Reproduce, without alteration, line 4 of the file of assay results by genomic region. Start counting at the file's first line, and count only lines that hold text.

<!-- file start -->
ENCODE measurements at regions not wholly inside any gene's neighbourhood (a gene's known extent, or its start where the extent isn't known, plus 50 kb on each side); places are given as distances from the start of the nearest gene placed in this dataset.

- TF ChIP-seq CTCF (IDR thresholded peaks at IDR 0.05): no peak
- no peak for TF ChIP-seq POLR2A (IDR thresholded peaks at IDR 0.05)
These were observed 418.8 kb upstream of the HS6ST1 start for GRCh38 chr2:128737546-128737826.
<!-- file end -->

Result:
These were observed 418.8 kb upstream of the HS6ST1 start for GRCh38 chr2:128737546-128737826.